Any successful musician needs a lawyer, and demand translates to high salaries in many cases.
According to a recent report by Berklee College of Music, the average musician earns $55,561 per year. More than half of all respondents reported generating income from three or more different jobs. For a lucky few, though, a full-time gig can translate into a six-figure salary. Read on to find out how.
Video Game Audio
Salary range: $18,000 – $150,000
Careers in video game audio are among the fastest growing in the music business. Though salaries start low—$18,000 for an assistant engineer who creates rough mixes in the studio—they can rise quickly. Audio directors often earn up to $140,000 per year for overseeing video game projects, while audio tool developers can pull in as much as $150,000 for writing code.
Salary range: $28,000 – $143,000
It’s possible to live comfortably as an orchestral musician, though positions are often hard to come by as budgets shrink. Salary figures above are for full-time jobs with 40-week performance seasons, and they depend largely on location (the starting salary for the Alabama Symphony is $36,594; for the Boston Symphony Orchestra, it’s $132,028).
This growing field offers a staggering array of different jobs, at locations from nursing homes to prisons, and requires successful completion of an academic and clinical training program approved by the American Music Therapy Association. Salaries start at $20,000 for therapists at inpatient psychiatric units and top out at around $135,000 for private practitioners.
Music supervisors select tunes to be used in motion picture projects. Salaries start low in this field—$2,000 – $5,000 for a TV project—but can increase quickly. Low budget feature films yield $10,000 – $45,000, and Hollywood blockbusters can draw $150,000 – $500,000.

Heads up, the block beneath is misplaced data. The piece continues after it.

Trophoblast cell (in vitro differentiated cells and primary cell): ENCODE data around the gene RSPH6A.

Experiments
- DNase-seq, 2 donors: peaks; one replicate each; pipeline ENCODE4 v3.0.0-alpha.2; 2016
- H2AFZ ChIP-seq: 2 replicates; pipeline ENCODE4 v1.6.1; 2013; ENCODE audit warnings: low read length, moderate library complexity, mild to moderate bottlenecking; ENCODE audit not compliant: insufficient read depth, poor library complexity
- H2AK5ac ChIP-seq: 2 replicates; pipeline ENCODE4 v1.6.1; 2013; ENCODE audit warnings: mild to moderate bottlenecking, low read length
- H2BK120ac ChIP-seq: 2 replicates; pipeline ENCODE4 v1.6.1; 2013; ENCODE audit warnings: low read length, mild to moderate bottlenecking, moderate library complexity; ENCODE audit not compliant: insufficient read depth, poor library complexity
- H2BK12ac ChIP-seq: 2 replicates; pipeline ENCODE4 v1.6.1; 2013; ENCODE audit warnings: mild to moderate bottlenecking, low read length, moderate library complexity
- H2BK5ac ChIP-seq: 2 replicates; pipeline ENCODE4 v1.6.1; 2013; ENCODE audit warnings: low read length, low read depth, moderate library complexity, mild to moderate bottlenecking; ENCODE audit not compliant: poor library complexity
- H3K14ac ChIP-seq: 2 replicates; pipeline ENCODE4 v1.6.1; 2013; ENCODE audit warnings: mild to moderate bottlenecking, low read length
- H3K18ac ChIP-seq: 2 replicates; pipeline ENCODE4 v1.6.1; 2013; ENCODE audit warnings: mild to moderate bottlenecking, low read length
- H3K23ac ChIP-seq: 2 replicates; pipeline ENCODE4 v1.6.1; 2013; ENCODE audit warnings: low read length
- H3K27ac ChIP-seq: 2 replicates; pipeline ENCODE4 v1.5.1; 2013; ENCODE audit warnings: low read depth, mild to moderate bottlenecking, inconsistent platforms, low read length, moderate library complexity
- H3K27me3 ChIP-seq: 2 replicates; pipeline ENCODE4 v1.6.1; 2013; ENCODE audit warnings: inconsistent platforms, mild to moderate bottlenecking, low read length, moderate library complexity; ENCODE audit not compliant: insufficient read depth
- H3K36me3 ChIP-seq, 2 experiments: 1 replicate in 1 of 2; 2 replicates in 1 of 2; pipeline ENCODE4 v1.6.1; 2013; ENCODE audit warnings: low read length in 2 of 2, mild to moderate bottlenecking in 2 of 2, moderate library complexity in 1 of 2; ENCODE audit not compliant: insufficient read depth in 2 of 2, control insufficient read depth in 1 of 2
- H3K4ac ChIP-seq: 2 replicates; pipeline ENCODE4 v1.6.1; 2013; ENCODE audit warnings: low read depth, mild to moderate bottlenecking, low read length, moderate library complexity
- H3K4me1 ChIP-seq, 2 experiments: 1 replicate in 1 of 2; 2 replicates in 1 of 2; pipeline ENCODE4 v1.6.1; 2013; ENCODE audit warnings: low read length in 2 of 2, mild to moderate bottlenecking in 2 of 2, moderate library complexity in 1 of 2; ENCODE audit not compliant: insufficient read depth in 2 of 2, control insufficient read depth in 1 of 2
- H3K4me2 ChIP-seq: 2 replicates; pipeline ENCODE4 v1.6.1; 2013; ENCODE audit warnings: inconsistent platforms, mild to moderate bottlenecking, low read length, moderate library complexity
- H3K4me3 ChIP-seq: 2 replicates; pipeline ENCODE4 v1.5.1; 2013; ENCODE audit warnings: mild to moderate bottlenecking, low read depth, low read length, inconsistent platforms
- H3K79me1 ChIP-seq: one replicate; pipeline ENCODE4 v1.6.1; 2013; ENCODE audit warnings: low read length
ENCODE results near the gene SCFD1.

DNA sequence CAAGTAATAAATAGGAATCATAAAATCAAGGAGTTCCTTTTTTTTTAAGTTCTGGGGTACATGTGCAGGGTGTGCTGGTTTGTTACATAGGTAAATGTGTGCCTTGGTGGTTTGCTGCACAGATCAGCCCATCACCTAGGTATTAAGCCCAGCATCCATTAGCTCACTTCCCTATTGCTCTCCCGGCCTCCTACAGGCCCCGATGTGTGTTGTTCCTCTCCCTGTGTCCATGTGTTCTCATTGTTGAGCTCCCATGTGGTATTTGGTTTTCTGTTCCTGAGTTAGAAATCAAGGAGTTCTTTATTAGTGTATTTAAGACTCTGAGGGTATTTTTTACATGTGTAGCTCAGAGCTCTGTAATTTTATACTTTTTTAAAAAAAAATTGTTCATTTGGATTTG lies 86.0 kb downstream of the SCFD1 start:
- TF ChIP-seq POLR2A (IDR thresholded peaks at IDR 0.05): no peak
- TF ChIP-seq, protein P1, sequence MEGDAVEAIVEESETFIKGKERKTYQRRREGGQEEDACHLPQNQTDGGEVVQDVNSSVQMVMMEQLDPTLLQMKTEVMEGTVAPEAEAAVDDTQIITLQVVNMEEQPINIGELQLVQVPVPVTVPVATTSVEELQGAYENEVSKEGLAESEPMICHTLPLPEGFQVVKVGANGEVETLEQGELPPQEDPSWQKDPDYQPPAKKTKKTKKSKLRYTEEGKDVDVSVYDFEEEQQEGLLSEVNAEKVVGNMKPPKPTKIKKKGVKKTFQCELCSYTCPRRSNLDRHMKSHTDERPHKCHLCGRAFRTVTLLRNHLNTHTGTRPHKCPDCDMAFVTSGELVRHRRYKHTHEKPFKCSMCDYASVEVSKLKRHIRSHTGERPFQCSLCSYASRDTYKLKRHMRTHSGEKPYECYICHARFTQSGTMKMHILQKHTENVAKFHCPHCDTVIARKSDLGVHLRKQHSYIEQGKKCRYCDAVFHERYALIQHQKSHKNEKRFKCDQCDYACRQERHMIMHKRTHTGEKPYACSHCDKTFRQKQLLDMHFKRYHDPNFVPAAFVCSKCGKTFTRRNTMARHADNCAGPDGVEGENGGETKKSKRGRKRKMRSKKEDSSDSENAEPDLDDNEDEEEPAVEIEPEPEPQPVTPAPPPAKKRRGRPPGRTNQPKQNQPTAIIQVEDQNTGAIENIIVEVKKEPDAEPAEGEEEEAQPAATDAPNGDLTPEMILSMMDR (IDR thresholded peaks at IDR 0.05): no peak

Any successful musician needs a lawyer, and demand translates to high salaries in many cases. By covering all legal issues, often relating to copyrights, trademarks and contract negotiations for a major artist, a music attorney can easily pull in six figures—and in some cases, seven.
Conducting jobs with major organizations in big cities are lucrative but not easy to find. On the lower end of the salary spectrum, part-time work for smaller institutions may be more attainable ($26,000-$36,000 for North Carolina’s Durham Symphony, for example).
A booking agent secures gigs for acts by maintaining relationships with the right people: promoters, clubs, arts centers, etc. Commissions can range from 10-20% of an act’s gross income per show.
Want to collaborate with an artist to create an album? You’ll have to be talented enough to make the cut—and be willing to take a low salary at the entry level. But pay can push well into the six figures for the best in the business.
The glamour and grit of life on the road can be a labor of love or a labor of luxury, depending on the act. For an A-list group, arranging travel and managing budgets can yield a six-figure salary.
An emerging field in music, this area involves the study of the physiological and psychological aspects of how living organisms receive and produce sound. It takes plenty of brainpower—and can be quite remunerative on the high end.
Though 25% of musicians surveyed by Berklee reported a decline in session work over the past five years, the few that make a full-time career out of it are well compensated. And for those who only do session work on occasion, it can be a lucrative sideline—$100 for two hours’ work on the low-to-medium end, and often more.
Want to make six figures in the music business? Writing about it won’t get you there—music bloggers earn just $23,000 – $66,000, according to Berklee. The real money is in public relations, where salaries range from $25,000 – $200,000.
Op-ed pieces and contributions are the opinions of the writers only and do not represent the opinions of Y!/YNaija.